Only about 250 juniors and seniors are selected from 1,700 students who audition to be included in the summer program for the Kentucky Governor’s School for the Arts. The program is held for three weeks at the University of Lexington. This year, Highlands High student Wyatt Richards represented Fort Thomas in the program.

The school offers nine art forms: vocal music, instrumental music, visual art, dance, film/photography, visual arts, drama, architecture/design and creative writing. Richards’ joined 11 other students in film and photography forming a tight-knit group.

He and the other students went of field trips and took photos of people on the streets of Lexington. Richards photographed street people, children at a day camp event, workers who were cleaning the streets of pigeon dung, a Fourth of July parade and performances by fellow students in the music program.

Each provided a unique experience to reach out to new people and to network, as well as practice his art, said Richards. At the Fourth of July event, he met someone who allowed him to use a drone to photograph the event from above. While shooting his classmates’ musical performance, he met someone who got him a gig taking photos of a country music performer.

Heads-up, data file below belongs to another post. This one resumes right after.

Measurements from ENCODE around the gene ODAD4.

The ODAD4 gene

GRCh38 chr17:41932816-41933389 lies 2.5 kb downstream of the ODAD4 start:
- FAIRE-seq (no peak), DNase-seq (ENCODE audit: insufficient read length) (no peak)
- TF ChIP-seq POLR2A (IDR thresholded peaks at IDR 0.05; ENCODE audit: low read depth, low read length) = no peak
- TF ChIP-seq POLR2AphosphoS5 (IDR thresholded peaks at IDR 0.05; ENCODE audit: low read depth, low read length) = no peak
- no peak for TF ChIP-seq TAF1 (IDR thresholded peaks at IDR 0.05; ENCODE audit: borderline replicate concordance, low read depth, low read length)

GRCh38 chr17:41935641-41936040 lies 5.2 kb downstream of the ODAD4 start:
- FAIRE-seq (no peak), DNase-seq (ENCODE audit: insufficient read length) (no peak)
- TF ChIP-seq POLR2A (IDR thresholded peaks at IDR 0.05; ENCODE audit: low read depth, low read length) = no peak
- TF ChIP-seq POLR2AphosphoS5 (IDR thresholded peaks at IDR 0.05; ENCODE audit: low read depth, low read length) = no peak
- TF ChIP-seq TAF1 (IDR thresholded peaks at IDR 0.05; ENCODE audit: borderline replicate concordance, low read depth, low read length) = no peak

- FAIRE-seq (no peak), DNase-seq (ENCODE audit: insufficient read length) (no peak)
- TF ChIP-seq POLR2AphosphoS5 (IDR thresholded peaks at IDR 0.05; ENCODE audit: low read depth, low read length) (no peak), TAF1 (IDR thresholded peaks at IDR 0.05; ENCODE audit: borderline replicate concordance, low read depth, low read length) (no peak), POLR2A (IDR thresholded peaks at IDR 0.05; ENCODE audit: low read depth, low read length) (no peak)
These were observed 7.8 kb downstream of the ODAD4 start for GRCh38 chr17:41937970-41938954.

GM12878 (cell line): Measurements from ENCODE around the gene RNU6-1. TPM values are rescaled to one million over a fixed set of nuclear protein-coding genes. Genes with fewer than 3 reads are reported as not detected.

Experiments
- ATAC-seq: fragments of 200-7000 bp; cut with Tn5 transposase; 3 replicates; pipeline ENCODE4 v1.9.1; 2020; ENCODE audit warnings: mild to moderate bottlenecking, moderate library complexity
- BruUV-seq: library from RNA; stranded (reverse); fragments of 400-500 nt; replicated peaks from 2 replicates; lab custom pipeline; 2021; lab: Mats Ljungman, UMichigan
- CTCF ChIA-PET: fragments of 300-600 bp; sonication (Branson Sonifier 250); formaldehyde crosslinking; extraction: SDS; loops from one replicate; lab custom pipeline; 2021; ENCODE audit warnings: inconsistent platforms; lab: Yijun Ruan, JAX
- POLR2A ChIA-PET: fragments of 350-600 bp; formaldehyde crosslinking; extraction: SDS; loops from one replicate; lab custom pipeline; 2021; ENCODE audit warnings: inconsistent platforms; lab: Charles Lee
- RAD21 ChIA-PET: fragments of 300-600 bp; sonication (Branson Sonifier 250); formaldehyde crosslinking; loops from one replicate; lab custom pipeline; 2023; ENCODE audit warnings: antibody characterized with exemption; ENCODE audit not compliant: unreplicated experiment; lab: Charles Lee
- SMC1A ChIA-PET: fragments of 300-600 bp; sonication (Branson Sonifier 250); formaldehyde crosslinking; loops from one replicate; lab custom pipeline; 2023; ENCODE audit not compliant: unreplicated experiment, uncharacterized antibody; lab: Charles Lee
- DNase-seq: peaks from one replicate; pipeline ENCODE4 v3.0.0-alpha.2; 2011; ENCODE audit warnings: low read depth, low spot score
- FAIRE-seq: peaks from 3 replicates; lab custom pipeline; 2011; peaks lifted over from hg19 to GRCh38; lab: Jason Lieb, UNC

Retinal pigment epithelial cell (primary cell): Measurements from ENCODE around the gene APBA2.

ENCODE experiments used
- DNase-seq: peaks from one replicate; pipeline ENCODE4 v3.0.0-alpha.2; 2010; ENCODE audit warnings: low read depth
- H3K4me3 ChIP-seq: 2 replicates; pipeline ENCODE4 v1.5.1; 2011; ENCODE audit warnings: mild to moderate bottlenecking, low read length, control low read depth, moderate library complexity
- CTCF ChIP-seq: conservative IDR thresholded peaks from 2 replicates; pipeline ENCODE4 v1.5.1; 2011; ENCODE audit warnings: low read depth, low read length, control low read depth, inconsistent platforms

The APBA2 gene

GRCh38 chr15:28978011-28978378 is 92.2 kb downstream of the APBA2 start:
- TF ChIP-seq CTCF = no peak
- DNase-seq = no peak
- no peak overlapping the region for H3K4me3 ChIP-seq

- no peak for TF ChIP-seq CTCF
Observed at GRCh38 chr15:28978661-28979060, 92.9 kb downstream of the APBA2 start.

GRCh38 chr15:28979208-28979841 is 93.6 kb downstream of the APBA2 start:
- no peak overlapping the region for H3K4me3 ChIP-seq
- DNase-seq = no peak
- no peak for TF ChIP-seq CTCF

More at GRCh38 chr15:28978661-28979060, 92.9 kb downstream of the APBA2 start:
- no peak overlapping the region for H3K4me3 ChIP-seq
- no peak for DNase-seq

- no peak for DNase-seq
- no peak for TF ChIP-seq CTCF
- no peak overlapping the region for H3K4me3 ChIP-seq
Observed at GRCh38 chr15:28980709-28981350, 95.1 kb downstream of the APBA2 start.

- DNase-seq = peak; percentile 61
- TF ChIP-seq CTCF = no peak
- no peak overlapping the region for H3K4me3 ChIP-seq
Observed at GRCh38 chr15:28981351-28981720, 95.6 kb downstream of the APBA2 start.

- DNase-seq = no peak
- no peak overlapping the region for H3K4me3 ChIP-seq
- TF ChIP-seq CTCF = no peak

Richards seemed most excited, however, about a film he created with another student. It was a challenge both in timing and in the students’ ability to work with other creatives in the process.

"We made a video, seven minutes long. We had only two-and-a-half days to plan it, a day to film it, three days to edit it. Then we finalized it and showed it to everyone there."

He auditioned and selected drama students to act in the film and worked with student musicians for the score.

"We had a rough cut and showed it to the music kids, and they basically scored it for us in one hour. For the last two minutes, we didn’t have it planned out for them so they improvised."

His film "Happy Pill" explores the idea of fitting in, the cost involved and what happens when one decides not to conform.

Board member Karen Allen saw the film and gave it a thumbs up, "It’s a powerful statement on conforming and mental health and to do it without dialog I thought was very impressive."

The board congratulated all the students for their hard work and thanked them for sharing their experiences.